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News Archive for 2004                                                             return to current news

November, 2004

  • Bon voyages:
    To Dr. Stephen Richter as he starts an Assistant Professor position in the Department of Biological Sciences, Eastern Kentucky University.
    To Dr. Aaron Best as he starts a postdoctoral fellowship at Harvard Medical School.

October, 2004

  • Don Wilson received a 3 year $402,895 grant, "Computational, physiological and behavioral analysis of cortical adaptation in olfaction," from the National Science Foundation. This grant is a collaborative effort with Dr. Christiane Linster in the Department of Neurobiology and Behavior at Cornell University. The proposed work will investigate synaptic mechanisms and functional consequences of a simple memory - sensory adaptation - using electrophysiological, behavioral and computation neural modeling techniques.
  • Liz Bergey received a three-year $105,000 grant entitled "Faunal Survey of Oklahoma Caves and Springs" from the Oklahoma Department of Wildlife Conservation. This award supports ongoing biodiversity surveys of these conservationally important habitats, where extensive use of groundwater and water pollution are serious threats. Cooperators include Dr. G. O. Graening of The Nature Conservancy and Dante Fenolio, a recent M.S. graduate from the Department.
  • Liz Bergey and Bill Matthews are Co-PIs on a new four-year, $2.9 million Environmental Protection Agency project entitled, "Design, Construction and Evaluation of a Passive Treatment System for Contaminated Mine Waters." The PI is Dr. Bob Nairn of the School of Civil Engineering and Environmental Science. Drs. Nairn, Strevett, and Knox of CEES will construct and evaluate a series of treatment ponds designed to remove metals and other toxicants from stream waters at the Tar Creek Superfund site. Drs. Matthews and Bergey will compare the fish and invertebrate faunas upstream and downstream of the treatment system as a mechanism of evaluating the success of the treatment. If successful, this project will be a model for further treatment at this and other mine drainage sites.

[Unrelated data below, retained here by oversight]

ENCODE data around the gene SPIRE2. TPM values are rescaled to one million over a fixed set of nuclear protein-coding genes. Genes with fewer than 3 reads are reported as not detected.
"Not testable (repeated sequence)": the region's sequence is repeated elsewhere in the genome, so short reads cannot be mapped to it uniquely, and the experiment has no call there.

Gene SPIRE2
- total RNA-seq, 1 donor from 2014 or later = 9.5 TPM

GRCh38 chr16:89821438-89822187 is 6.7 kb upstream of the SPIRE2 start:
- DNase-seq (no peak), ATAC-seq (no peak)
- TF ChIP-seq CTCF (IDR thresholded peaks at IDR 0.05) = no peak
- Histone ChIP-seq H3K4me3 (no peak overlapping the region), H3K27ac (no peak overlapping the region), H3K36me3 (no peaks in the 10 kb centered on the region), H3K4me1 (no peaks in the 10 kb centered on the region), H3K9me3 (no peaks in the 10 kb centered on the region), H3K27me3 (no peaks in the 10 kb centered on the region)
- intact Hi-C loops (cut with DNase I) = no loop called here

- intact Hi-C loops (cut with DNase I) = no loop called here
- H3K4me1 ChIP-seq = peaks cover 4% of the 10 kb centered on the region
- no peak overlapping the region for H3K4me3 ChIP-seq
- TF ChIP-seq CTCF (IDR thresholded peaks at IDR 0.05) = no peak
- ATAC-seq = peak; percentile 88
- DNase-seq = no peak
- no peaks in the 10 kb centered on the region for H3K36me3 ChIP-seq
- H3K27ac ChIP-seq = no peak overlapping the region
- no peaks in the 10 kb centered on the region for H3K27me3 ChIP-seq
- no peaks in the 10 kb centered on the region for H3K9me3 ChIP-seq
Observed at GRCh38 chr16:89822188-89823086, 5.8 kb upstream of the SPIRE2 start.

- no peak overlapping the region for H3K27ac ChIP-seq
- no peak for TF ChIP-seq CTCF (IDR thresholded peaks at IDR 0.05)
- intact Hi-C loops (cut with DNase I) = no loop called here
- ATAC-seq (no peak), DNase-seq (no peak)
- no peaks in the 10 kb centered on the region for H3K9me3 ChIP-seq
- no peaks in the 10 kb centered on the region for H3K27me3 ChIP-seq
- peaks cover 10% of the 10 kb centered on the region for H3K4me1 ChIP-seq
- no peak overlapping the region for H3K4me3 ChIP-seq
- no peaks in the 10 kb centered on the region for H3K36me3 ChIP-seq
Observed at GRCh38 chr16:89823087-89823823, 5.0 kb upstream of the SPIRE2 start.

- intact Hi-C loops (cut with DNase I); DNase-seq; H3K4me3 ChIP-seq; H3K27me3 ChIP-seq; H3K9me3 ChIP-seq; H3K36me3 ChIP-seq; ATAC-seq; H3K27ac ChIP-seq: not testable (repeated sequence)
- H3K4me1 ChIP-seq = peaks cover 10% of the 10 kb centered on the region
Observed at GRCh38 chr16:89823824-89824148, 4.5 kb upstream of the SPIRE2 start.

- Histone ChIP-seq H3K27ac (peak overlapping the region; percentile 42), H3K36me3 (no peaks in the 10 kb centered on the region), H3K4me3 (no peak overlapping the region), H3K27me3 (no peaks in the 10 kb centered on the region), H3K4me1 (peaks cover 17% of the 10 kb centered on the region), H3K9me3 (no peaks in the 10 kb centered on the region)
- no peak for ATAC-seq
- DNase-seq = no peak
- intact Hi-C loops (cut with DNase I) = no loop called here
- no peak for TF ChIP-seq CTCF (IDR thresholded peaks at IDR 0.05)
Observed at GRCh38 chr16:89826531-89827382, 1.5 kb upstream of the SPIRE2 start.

September, 2004

  • Laurie Vitt and Janalee Caldwell received a three-year, $316,000 National Science Foundation grant entitled "Survey and Inventory of the Brazilian Cerrado Herpetofauna." Don Shepard is the graduate student RA on this project, and Dr. Guarino Colli, a professor at the Universidade de Brasília, is the Brazilian collaborator. This award will allow Dr. Vitt and Dr. Caldwell to continue their collaborative work with Dr. Colli on biodiversity of the cerrado, a poorly known tropical grassland ecosystem that harbors a diverse but relatively unknown herpetofauna with a large number of endemic species. This region is critically threatened because of rapid and uncontrolled conversion to agriculture, particularly large-scale soybean production (http://www.biodiversityhotspots.org/xp/Hotspots/cerrado/?showpage=ConservationAction).
  • Biology welcomes its new graduate students! They are: Matt Dugas, Allison Fortner, Nadine Haalboom, Hong Hu, Jie Shao, Jonathan Shik, Lisa Wallace, Stephanie Warren, and Johnathan Whit

June, 2004

  • Randy Hewes received a four year $65,000 NIH grant, “Channels, Calcium and Peptide Secretion”, from the National Institute of Neurological Disorders and Stroke. Dr. Hewes is a Co-PI on this award with Dr. Edwin Levitan, University of Pittsburgh School of Medicine. The goal of this work is to understand mechanisms controlling neuropeptide secretory granule movements in neurons and endocrine cells through live-cell imaging of Drosophila nerve cells.